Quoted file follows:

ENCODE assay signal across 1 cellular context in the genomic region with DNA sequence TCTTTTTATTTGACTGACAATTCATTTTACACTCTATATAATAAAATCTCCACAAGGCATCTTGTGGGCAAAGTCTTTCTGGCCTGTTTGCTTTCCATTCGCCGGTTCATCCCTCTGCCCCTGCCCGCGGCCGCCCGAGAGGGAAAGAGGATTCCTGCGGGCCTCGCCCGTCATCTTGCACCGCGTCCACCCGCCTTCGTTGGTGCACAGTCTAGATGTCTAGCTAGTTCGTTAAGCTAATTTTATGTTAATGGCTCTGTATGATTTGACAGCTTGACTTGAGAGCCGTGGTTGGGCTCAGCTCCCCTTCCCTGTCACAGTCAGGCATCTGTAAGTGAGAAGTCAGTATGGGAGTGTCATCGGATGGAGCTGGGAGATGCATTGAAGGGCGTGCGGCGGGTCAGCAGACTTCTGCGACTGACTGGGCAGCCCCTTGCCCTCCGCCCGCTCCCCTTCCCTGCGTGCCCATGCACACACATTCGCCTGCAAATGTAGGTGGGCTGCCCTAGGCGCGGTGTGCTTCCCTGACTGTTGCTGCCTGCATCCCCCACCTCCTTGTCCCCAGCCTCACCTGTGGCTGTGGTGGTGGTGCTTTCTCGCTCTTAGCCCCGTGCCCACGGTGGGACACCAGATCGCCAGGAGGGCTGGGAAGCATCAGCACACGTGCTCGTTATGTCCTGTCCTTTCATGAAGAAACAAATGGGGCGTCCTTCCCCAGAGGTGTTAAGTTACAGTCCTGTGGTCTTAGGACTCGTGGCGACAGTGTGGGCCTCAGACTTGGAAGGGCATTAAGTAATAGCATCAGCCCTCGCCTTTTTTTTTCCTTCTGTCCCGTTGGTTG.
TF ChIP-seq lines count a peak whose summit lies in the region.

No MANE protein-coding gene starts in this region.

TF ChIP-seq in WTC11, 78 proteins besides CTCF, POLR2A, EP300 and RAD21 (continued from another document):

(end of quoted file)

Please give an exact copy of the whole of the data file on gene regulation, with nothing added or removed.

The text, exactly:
ENCODE assay signal across 1 cellular context in the genomic region with DNA sequence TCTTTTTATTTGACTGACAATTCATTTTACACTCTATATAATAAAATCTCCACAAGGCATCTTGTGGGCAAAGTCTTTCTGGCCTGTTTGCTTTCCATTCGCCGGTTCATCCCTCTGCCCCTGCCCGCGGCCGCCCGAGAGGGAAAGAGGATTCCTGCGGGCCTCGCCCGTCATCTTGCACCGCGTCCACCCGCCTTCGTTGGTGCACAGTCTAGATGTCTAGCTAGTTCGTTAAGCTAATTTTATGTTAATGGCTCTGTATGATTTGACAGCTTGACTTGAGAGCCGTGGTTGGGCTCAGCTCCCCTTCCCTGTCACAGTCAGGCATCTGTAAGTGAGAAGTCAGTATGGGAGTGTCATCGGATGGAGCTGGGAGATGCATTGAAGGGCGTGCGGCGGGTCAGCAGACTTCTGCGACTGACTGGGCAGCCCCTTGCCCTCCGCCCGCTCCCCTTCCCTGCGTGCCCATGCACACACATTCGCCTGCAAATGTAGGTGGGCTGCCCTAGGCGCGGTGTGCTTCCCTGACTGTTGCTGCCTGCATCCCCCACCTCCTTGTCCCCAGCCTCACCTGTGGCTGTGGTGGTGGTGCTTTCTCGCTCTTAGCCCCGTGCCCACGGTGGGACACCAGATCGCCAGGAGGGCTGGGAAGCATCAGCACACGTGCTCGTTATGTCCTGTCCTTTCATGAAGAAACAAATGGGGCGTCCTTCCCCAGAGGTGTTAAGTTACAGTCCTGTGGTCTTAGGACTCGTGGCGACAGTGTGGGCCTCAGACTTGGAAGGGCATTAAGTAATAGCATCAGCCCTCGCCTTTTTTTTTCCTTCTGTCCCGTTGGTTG.
TF ChIP-seq lines count a peak whose summit lies in the region.

No MANE protein-coding gene starts in this region.

TF ChIP-seq in WTC11, 78 proteins besides CTCF, POLR2A, EP300 and RAD21 (continued from another document):